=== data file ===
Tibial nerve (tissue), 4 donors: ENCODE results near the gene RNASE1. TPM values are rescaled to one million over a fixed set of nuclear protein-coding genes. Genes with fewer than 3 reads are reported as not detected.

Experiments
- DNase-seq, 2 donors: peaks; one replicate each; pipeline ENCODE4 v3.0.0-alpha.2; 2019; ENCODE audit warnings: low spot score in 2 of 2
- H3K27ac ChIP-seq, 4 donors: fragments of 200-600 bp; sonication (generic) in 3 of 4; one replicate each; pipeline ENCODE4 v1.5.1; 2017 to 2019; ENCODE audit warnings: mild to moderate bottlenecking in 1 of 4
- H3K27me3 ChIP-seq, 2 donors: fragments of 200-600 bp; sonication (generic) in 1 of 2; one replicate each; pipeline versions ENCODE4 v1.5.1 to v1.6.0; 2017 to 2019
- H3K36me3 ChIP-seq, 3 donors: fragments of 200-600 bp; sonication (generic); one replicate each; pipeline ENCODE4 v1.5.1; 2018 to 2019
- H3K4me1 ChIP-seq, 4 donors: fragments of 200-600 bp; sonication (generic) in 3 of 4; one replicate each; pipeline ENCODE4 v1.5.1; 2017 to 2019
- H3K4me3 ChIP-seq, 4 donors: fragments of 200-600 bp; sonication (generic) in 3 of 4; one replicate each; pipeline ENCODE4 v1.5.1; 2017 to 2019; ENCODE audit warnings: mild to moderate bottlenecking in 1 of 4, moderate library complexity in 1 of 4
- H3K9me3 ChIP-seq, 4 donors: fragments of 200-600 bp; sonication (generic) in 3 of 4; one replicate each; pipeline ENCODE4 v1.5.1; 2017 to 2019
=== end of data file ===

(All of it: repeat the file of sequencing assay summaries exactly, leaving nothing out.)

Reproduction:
Tibial nerve (tissue), 4 donors: ENCODE results near the gene RNASE1. TPM values are rescaled to one million over a fixed set of nuclear protein-coding genes. Genes with fewer than 3 reads are reported as not detected.

Experiments
- DNase-seq, 2 donors: peaks; one replicate each; pipeline ENCODE4 v3.0.0-alpha.2; 2019; ENCODE audit warnings: low spot score in 2 of 2
- H3K27ac ChIP-seq, 4 donors: fragments of 200-600 bp; sonication (generic) in 3 of 4; one replicate each; pipeline ENCODE4 v1.5.1; 2017 to 2019; ENCODE audit warnings: mild to moderate bottlenecking in 1 of 4
- H3K27me3 ChIP-seq, 2 donors: fragments of 200-600 bp; sonication (generic) in 1 of 2; one replicate each; pipeline versions ENCODE4 v1.5.1 to v1.6.0; 2017 to 2019
- H3K36me3 ChIP-seq, 3 donors: fragments of 200-600 bp; sonication (generic); one replicate each; pipeline ENCODE4 v1.5.1; 2018 to 2019
- H3K4me1 ChIP-seq, 4 donors: fragments of 200-600 bp; sonication (generic) in 3 of 4; one replicate each; pipeline ENCODE4 v1.5.1; 2017 to 2019
- H3K4me3 ChIP-seq, 4 donors: fragments of 200-600 bp; sonication (generic) in 3 of 4; one replicate each; pipeline ENCODE4 v1.5.1; 2017 to 2019; ENCODE audit warnings: mild to moderate bottlenecking in 1 of 4, moderate library complexity in 1 of 4
- H3K9me3 ChIP-seq, 4 donors: fragments of 200-600 bp; sonication (generic) in 3 of 4; one replicate each; pipeline ENCODE4 v1.5.1; 2017 to 2019